Legislators in nearly all US states (46) have introduced bills in 2021 to limit governors’ or health officials‘ authority during the COVID-19 pandemic or other emergencies. According to the data, between January 1, 2021, and June 17, 2021, 11 of these bills were enacted into law and became effective.
“Laws that restrict the authority of governors and health agencies to act in times of emergency could significantly impact public health by limiting their ability to take actions necessary to respond to or mitigate the crisis,” said Katie Moran-McCabe, special projects manager at the Center for Public Health Law Research and lead researcher on this project.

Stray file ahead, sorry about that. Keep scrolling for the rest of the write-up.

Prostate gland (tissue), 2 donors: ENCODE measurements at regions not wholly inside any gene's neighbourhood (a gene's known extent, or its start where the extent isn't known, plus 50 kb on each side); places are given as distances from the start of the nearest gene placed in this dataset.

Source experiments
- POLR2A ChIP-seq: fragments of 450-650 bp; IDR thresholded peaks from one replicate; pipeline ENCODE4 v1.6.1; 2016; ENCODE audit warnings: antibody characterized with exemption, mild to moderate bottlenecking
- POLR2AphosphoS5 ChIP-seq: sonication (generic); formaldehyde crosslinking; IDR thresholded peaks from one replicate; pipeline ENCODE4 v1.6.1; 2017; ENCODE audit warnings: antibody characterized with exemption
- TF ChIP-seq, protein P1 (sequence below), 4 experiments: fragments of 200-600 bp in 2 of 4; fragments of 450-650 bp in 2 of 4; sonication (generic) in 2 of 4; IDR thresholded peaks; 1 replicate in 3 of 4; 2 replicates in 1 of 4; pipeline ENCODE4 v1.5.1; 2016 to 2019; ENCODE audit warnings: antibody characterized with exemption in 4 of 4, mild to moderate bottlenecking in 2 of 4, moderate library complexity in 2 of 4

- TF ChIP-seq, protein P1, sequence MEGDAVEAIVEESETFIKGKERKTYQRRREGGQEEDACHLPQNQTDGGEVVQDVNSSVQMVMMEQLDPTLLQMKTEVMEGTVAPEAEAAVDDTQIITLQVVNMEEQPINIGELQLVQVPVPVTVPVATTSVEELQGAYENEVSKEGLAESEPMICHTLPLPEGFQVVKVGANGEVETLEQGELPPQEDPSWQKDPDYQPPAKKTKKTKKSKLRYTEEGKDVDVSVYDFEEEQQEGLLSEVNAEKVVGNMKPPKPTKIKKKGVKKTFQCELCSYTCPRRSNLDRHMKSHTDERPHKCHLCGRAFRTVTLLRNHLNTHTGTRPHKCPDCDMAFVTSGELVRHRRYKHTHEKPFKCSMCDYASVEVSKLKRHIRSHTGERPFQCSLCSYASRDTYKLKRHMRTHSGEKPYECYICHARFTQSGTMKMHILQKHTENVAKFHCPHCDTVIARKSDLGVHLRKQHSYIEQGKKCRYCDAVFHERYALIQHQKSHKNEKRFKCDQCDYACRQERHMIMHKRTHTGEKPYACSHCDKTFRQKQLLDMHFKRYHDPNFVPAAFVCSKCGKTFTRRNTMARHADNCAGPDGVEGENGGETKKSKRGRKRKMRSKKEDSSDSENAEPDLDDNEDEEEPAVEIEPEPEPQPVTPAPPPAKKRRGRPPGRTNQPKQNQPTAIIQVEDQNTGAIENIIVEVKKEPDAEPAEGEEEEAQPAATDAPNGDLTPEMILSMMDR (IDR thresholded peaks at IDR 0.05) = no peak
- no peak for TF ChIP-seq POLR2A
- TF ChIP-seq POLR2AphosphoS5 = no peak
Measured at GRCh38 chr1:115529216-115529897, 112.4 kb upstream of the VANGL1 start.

States have taken a variety of approaches to curbing public health authority. As of June 17, 2021:
- Eleven states have a law in effect that was passed since January 1, 2021, that limits state executive authority regarding public health orders.
- Nine states limited both the then-governor’s authority and the authority of a state agency or official, with all those states limiting the scope of at least one type of order.
- Five states limited the governor’s authority, the authority of a state agency or official, and the authority of a local agency or official